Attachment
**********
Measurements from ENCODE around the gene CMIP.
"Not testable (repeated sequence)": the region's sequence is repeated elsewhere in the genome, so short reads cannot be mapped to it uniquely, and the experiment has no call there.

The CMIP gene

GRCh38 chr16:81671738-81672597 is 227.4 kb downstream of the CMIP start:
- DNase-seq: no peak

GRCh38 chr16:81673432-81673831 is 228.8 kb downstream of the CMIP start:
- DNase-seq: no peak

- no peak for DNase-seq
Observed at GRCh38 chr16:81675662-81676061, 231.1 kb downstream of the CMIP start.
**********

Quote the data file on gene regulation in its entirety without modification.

Measurements from ENCODE around the gene CMIP.
"Not testable (repeated sequence)": the region's sequence is repeated elsewhere in the genome, so short reads cannot be mapped to it uniquely, and the experiment has no call there.

The CMIP gene

GRCh38 chr16:81671738-81672597 is 227.4 kb downstream of the CMIP start:
- DNase-seq: no peak

GRCh38 chr16:81673432-81673831 is 228.8 kb downstream of the CMIP start:
- DNase-seq: no peak

- no peak for DNase-seq
Observed at GRCh38 chr16:81675662-81676061, 231.1 kb downstream of the CMIP start.